Race-based Medicaid policy ignores tribal sovereignty

Race-based Medicaid policy ignores tribal sovereignty
(MN File Photo) The Trump administration’s lawyers believe that exempting Native Americans from Medicaid work rules would “raise constitutional and federal civil rights law concerns.”

Jason Salsman/Multimedia Producer

Administration sees tribes as race of people, not sovereign governments

WASHINGTON — Indian Country has seen challenges to tribal sovereignty before.

But in the case of the Trump administration’s latest assertion regarding Medicaid work rules and how they should apply to Native Americans, the thought of tribes as separate sovereign governments may be completely ignored altogether.

In a story published April 22 in ‘Politico,’ “the Trump administration contends the tribes are a race rather than separate governments, and exempting them from Medicaid work rules — which have been approved in three states and are being sought by at least 10 others — would be illegal preferential treatment.”

According to ‘Politico,’ the administration’s lawyers believe that exempting Native Americans from Medicaid work rules would “raise constitutional and federal civil rights law concerns.”

Health and Human Services administrator Seema Verma backed the assertion with a tweet on April 4 saying, ‘doctors know that helping individuals rise out of poverty can be the best medicine!’

Arkansas, Kentucky and Indiana all have been allowed to institute work-requirements for Medicaid eligibility and other states are following suit in seeking similar mandates. Requirements would call for participants to work anywhere from 20 to 80 hours a month to continue receiving their health insurance.

Jacqueline Pata, the executive director of the National Congress of American Indians, agrees with Trump’s lawyers that it raises Constitutional concerns, but not in their interpretation.

“The new policy on Medicaid work requirements does not honor the duty of the federal government to uphold the government-to-government relationship and recognize the political status enshrined in the Constitution, treaties, federal statutes and other federal laws,” Pata said in an article in ‘Indian Country Today.’ “Our political relationship is not based upon race.”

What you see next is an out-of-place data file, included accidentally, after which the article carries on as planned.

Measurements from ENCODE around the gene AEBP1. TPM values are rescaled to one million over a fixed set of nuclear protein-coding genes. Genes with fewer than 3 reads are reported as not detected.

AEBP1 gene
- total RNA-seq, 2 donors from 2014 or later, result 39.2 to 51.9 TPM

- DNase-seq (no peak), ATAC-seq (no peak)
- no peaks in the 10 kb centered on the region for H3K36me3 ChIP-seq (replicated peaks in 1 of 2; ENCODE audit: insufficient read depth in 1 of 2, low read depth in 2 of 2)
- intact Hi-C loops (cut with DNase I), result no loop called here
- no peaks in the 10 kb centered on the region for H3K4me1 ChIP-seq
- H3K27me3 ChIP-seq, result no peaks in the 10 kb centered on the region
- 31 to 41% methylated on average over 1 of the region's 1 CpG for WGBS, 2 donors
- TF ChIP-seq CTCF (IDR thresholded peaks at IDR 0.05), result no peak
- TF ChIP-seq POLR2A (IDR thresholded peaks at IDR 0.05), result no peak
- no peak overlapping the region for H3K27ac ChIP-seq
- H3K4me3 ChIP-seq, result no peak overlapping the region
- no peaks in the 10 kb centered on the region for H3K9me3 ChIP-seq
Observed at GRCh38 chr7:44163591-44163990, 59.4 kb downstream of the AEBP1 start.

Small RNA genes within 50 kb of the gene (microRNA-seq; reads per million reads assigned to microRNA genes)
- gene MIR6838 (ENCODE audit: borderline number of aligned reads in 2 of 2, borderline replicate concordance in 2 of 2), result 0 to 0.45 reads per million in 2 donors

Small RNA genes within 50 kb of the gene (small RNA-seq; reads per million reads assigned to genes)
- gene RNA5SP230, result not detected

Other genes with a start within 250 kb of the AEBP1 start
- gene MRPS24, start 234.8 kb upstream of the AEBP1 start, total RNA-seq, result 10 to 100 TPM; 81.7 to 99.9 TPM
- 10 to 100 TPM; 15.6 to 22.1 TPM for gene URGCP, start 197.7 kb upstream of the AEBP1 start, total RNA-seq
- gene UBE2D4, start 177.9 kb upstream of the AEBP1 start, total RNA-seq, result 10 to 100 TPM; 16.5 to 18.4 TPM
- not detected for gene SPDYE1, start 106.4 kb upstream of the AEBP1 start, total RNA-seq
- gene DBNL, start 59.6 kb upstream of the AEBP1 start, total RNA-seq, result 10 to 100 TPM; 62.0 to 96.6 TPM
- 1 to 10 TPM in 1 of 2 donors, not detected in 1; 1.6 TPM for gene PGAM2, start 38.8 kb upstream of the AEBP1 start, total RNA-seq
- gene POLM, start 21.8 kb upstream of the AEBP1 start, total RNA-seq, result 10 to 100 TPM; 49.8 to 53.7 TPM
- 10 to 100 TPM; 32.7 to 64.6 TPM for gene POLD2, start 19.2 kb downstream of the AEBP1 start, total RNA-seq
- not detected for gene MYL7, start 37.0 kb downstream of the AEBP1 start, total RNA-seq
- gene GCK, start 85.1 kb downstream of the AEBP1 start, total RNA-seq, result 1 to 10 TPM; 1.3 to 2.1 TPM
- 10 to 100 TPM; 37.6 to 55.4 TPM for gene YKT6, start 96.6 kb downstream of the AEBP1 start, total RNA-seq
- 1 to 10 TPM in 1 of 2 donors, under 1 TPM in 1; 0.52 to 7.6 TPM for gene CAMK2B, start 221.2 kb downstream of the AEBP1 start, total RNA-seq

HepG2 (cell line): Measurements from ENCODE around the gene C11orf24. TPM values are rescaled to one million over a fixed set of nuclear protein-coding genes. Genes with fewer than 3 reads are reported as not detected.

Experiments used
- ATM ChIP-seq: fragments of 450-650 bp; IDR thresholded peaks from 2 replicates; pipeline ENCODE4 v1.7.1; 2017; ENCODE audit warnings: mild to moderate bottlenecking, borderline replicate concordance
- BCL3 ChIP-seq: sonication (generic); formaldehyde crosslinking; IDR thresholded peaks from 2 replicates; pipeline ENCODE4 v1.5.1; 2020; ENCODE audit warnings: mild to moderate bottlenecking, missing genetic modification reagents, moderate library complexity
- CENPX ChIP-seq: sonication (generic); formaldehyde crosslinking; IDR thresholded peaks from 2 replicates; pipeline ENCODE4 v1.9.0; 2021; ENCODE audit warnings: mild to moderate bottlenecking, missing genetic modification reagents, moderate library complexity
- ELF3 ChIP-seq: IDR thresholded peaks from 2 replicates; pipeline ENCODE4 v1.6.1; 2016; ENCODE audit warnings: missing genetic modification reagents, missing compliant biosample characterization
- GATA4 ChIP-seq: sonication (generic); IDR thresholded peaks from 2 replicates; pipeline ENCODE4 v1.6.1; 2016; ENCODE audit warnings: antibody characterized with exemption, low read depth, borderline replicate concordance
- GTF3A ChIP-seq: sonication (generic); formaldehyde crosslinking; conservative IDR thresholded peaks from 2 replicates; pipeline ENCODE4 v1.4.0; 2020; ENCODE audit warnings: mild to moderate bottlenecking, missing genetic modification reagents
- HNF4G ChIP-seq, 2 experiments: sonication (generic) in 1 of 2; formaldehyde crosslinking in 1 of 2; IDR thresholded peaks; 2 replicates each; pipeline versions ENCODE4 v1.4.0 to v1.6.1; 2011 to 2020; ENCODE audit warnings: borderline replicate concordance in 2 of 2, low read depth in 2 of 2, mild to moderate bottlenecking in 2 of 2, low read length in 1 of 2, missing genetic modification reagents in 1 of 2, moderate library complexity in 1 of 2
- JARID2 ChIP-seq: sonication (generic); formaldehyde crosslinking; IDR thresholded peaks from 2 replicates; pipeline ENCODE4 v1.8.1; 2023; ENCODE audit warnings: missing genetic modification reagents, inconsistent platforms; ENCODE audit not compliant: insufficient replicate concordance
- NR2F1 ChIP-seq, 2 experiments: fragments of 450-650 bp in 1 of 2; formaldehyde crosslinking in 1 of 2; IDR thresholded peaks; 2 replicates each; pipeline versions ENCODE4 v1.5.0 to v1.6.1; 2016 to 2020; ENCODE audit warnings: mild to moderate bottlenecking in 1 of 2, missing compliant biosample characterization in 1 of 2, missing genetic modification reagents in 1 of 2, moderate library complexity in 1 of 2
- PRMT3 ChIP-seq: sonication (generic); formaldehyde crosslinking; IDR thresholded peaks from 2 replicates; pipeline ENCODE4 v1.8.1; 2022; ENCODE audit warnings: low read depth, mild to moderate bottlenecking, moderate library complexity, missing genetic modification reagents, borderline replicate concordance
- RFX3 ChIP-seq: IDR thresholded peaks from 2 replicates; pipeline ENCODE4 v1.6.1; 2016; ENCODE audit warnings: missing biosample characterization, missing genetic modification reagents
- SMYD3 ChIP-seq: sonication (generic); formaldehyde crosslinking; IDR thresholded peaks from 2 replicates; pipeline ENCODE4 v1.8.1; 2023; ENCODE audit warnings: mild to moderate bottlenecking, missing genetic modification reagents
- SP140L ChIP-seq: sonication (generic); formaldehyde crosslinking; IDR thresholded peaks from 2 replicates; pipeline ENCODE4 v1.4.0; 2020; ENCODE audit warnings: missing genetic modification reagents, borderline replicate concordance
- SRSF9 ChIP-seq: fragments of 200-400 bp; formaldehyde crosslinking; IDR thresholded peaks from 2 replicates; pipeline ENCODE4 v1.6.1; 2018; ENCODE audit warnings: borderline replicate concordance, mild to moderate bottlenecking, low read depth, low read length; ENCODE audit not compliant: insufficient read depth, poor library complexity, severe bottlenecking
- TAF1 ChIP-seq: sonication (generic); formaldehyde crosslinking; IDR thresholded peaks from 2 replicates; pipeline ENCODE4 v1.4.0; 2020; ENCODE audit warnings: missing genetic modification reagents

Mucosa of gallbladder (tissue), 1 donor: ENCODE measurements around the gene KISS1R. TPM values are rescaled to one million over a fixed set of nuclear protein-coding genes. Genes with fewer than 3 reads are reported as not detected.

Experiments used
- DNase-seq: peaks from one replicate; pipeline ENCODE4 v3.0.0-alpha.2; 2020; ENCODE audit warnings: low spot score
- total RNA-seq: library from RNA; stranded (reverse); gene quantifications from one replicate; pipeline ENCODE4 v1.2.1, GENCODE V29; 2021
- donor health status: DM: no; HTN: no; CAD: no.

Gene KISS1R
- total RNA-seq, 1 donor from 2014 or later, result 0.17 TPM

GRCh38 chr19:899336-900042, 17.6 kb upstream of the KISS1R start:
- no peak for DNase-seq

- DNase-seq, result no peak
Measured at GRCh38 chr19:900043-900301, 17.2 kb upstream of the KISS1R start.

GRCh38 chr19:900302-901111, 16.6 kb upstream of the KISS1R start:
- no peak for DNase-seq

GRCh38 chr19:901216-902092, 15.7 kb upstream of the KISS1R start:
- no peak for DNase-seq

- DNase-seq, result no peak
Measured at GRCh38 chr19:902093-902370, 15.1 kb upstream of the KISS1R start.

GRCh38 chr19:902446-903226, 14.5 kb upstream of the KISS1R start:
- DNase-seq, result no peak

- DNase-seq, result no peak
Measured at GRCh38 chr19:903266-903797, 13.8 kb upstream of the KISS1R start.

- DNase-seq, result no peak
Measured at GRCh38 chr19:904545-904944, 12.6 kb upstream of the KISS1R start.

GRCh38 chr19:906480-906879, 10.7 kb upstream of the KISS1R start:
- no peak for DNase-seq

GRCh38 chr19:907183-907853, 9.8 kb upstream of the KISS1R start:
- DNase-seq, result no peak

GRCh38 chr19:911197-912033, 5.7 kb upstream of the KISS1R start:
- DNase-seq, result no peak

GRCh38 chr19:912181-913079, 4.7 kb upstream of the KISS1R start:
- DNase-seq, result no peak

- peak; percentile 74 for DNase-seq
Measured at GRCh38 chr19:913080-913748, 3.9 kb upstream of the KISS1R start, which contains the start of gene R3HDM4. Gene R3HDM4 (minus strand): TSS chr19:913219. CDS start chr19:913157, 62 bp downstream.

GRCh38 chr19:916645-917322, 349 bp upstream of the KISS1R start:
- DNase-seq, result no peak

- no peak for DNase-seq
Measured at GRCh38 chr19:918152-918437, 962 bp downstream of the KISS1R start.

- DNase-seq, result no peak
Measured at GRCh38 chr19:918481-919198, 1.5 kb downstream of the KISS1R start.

According to the ‘ICT’ article, Medicaid and its eligibility expansion due to the Affordable Care Act, have become crucial for Indian Health Service funding. The article states that since the expansion, around 237,000 American Indians and Alaskan Natives in 19 different states have become insured, with Medicaid making up 13 percent of the IHS budget.

According to a letter from the Tribal Technical Advisory Group for Medicare and Medicaid, American Indians and Alaska Natives, “are among the nation’s most vulnerable populations, and rely heavily on the IHS for health care. However, the IHS is currently funded at around 60 percent of need, and average per capita spending for IHS patients is only $3,688.”

Although analysis clearly shows that more restrictions will lead to less Native Americans with access to health care, most troubling for tribal leaders nation-wide may be the stance of the administration that tribal health programs are “race-based.”

Some see this as a clear indication that historical precedence concerning the U.S. and its relationship to tribal Nations may be changing.

“The United States has a legal responsibility to provide health care to Native Americans,” Mary Smith, who was acting head of IHS during the Obama administration and is a member of the Cherokee Nation, told ‘Politico.’ “It’s the largest prepaid health system in the world — they’ve paid through land and massacres — and now you’re going to take away health care and add a work requirement?”

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